Baptists and Bible Translation: Toward a Deeper Understanding

By Sheeley, Steven M. | Baptist History and Heritage, Spring 2007 | Go to article overview

Baptists and Bible Translation: Toward a Deeper Understanding


Sheeley, Steven M., Baptist History and Heritage


Reading and studying the Bible fueled the Reformation. Protestants found new light in the pages of scripture to answer the deep theological questions at the heart of their unease with the Roman Catholic Church. (1)

Breaking from the Church also meant breaking from the Church's translation of the Bible: Jerome's Vulgate. Translating the Bible into the vernacular enabled these protesting Christians to read and hear the words of scripture in their own languages and to wrestle control of those words from an educated clergy. (2) Freedom to read, study, and interpret the words of scripture went hand in hand with the burgeoning political and social quest to decide for oneself or one's family how to worship God and to serve the, monarch. The words of the Bible were powerful agents for reform, or outright rebellion.

Baptists, that unmanageable subset of Protestant Christians, have styled themselves as "people of the Book." (3) Many of the theological ideas closely held by Baptists began with serious discussions of New Testament passages and their implications for proper church polity and practice. The English Bible was particularly important to those discussions, because many of the roots of modern Baptists can be traced back through English-speaking Protestants, and the core Baptist movement took place primarily in England and America. The Bible, especially the magisterial King James (or Authorized) Version (KJV), provided the words of scripture for most of those who accepted the Baptist label or would later be considered Baptists. For many, these words published in 1611 remain tantamount to the very words of God. The KJV translation thrives at an almost visceral level in many Baptist worship services and homes.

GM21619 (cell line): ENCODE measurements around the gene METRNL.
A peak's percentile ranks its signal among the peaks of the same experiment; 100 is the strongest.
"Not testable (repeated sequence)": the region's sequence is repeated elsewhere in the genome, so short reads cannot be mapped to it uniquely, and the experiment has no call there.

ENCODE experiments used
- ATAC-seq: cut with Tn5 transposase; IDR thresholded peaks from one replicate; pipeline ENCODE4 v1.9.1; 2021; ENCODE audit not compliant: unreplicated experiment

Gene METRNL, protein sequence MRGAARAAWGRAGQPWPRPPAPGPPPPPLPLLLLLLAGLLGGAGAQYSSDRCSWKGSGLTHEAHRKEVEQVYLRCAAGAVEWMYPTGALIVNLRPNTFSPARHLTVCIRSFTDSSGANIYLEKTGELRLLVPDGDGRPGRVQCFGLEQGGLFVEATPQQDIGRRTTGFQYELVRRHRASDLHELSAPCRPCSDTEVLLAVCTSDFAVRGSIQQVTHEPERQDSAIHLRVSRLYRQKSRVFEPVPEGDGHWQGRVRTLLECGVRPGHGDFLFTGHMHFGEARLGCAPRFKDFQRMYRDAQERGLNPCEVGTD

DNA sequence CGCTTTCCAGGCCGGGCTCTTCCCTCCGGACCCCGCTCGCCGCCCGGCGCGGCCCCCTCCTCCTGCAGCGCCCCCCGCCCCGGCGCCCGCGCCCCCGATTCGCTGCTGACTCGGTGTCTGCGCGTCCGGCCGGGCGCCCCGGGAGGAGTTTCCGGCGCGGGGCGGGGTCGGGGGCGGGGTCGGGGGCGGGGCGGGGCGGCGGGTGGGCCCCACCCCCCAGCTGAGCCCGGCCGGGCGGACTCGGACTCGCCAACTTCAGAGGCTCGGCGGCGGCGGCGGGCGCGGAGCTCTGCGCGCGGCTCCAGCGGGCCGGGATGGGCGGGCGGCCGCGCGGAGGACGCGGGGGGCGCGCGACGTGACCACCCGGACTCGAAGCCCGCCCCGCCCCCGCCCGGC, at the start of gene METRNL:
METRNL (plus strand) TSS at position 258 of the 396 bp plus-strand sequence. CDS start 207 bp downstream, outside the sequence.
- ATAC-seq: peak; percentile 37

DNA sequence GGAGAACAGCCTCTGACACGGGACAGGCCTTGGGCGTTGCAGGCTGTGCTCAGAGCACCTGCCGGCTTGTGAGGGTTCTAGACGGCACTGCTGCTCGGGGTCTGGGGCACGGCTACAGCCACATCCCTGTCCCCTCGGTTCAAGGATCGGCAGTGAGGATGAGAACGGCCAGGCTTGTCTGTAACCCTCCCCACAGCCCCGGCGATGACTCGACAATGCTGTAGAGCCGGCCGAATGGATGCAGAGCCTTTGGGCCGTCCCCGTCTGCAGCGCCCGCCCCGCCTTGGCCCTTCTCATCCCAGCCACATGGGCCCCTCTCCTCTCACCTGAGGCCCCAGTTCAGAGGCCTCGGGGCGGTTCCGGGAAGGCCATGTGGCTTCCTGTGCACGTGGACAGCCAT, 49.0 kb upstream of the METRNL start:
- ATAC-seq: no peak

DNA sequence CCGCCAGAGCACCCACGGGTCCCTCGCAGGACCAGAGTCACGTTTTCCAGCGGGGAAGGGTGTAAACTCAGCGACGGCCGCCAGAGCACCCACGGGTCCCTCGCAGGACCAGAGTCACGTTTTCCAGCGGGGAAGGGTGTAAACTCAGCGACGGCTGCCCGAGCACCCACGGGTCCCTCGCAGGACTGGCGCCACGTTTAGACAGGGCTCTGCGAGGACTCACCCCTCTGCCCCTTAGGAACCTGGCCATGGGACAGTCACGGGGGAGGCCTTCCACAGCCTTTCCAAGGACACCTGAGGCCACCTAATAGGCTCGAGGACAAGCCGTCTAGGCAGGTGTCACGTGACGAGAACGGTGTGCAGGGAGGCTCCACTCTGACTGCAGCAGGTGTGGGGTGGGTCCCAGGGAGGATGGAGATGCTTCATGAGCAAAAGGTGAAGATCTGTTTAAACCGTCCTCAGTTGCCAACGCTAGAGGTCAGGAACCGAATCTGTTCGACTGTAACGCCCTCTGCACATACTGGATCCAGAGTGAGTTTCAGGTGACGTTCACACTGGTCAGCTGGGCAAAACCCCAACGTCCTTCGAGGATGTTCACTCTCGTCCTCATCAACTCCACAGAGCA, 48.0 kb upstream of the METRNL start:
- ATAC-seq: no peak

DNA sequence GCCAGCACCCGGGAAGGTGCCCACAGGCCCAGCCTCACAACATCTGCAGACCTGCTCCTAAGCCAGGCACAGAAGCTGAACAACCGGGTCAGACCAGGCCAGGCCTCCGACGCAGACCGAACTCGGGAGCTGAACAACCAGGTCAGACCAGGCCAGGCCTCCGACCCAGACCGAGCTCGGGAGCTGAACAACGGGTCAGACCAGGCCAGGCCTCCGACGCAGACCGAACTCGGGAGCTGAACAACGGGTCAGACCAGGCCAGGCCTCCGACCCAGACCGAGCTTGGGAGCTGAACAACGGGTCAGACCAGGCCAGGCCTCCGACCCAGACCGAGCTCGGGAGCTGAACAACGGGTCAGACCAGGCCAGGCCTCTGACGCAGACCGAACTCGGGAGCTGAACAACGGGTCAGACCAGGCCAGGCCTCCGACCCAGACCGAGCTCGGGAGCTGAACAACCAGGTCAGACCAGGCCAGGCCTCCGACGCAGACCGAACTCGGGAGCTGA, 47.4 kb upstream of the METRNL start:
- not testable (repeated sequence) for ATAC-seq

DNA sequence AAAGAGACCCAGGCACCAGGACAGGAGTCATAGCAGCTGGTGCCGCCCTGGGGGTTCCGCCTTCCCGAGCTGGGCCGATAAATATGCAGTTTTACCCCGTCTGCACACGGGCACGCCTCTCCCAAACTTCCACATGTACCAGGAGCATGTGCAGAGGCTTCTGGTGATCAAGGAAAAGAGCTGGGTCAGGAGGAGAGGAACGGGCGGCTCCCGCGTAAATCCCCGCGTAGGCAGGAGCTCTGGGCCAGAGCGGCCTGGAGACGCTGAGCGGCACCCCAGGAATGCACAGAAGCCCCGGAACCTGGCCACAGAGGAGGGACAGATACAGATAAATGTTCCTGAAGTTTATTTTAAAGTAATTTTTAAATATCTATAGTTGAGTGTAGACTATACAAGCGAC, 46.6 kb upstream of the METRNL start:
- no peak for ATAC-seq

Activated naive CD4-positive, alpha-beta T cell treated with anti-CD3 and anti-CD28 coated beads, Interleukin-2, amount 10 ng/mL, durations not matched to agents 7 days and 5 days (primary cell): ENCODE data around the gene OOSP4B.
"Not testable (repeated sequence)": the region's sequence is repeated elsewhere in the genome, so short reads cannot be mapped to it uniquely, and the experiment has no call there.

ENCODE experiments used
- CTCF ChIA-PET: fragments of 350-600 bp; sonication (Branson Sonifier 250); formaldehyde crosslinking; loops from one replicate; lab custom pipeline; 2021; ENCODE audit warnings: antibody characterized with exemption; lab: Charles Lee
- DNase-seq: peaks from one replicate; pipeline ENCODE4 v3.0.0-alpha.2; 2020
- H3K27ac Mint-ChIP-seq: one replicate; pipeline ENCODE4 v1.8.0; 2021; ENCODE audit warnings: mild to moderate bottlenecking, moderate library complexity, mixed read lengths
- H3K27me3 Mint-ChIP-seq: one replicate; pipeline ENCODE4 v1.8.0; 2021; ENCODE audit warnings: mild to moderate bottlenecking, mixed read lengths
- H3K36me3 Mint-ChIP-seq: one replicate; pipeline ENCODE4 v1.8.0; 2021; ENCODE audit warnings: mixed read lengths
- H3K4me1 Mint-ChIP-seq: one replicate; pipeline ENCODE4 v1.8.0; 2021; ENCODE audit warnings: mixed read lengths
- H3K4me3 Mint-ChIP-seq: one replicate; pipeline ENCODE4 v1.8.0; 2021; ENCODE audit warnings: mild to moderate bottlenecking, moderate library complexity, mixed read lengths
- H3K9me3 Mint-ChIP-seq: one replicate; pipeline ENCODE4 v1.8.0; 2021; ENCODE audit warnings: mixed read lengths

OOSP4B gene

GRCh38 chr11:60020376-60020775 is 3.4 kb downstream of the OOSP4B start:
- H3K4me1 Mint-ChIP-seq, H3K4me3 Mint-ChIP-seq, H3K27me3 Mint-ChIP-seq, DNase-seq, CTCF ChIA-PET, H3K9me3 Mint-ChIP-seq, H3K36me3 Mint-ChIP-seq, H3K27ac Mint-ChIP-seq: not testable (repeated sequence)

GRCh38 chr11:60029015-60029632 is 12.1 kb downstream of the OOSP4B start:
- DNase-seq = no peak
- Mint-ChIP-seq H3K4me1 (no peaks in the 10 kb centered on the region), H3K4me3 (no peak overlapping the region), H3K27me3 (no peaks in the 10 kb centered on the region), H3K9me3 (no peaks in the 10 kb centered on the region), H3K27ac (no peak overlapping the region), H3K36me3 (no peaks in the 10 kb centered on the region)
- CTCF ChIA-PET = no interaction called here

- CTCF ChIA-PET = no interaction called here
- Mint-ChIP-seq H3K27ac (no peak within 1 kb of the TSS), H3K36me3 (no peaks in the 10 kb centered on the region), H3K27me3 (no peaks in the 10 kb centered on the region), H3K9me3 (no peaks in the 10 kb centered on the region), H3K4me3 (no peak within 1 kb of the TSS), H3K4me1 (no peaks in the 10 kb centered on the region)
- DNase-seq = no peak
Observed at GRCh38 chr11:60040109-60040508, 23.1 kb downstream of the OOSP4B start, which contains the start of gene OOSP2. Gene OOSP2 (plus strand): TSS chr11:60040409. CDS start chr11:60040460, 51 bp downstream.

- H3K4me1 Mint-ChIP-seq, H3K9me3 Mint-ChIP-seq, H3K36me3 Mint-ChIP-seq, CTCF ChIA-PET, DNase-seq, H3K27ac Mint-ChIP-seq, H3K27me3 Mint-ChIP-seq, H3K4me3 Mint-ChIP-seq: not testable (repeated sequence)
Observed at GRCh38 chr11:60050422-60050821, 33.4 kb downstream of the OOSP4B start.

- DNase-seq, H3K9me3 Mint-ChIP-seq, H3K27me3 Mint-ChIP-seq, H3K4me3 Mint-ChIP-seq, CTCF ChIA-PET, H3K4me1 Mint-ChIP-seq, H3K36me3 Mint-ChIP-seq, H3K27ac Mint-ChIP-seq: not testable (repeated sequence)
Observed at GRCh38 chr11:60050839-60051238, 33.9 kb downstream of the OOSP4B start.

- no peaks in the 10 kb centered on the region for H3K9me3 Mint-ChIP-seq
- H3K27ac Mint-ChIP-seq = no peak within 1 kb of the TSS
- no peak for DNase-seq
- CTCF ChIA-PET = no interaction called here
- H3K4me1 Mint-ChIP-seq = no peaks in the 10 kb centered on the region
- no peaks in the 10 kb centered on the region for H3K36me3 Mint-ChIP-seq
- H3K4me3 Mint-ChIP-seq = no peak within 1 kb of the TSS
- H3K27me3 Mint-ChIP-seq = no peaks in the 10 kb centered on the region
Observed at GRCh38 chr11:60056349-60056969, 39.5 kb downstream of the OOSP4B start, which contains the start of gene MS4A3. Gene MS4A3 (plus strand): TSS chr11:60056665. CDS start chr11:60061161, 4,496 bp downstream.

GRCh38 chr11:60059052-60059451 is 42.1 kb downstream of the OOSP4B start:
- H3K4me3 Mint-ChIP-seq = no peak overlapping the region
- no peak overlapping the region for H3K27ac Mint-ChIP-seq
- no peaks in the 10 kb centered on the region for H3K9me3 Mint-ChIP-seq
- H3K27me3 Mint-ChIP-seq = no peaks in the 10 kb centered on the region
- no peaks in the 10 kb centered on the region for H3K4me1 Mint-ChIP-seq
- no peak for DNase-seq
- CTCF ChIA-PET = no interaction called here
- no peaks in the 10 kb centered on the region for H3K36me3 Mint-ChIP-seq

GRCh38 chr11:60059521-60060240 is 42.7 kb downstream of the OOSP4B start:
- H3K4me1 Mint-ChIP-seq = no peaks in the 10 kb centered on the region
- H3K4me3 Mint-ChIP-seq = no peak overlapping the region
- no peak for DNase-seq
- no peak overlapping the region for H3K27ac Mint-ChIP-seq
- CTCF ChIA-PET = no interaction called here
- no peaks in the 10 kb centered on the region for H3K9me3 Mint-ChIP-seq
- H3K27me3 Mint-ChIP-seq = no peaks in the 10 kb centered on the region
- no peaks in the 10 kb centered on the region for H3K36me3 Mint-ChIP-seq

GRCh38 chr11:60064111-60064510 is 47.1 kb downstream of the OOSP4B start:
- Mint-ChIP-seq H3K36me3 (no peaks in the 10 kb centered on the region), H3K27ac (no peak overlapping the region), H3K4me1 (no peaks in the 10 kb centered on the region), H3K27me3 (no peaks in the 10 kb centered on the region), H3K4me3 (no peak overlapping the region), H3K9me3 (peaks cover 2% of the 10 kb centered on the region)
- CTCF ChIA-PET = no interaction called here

Perhaps the understanding that reading and studying the Bible for oneself was vital to one's coming to a saving faith compelled Baptist missionaries to be among the pioneers in translating scripture into other, and more exotic, vernaculars. Baptists who accepted the missionary calling understood the importance of hearing and reading scripture in one's own language, and Bible translation quickly became a task central to their mission.

This article serves as an introduction to an entire issue devoted to exploring the relationship between Baptists and translating the Bible. As such, it offers a brief historical overview and provides a context for deeper excursions into aspects of that relationship. I am thankful for those people whose linguistic gifts allow them to work simultaneously in multiple languages, some ancient and some modern, and I hope that this introduction adequately expresses my thanks for their labors in the service of God and humanity.

In the Beginning: Baptists as Consumers

The subject of Baptist beginnings has provided considerable opportunities for discussion. (4) But those origins seem to have attached themselves to using existing translations rather than creating new translations. (5) Once established, early Baptists appear to have preferred to study and interpret the words of scripture rather than to devote significant time and financial resources to producing vernacular translations of the Bible. Several influential translations into English were already available for their use, including those of John Wycliffe (1380s), William Tyndale (1525), Myles Coverdale (1535), and John Rogers (Matthew's Bible, 1537). The Geneva Bible (1560) and the Bishops' Bible (1568) were also important translations available during this formative time period. (6)

Many of these translations contained marginal notes that questioned the monarch's claim to rule by divine calling. Some of those same versions contained translations and notes heavily biased toward the teachings of Calvin and his followers, and many Protestants (including the Puritans) had become convinced by the early seventeenth century that the words of scripture ought to be freed from most, if not all, marginal notes. …

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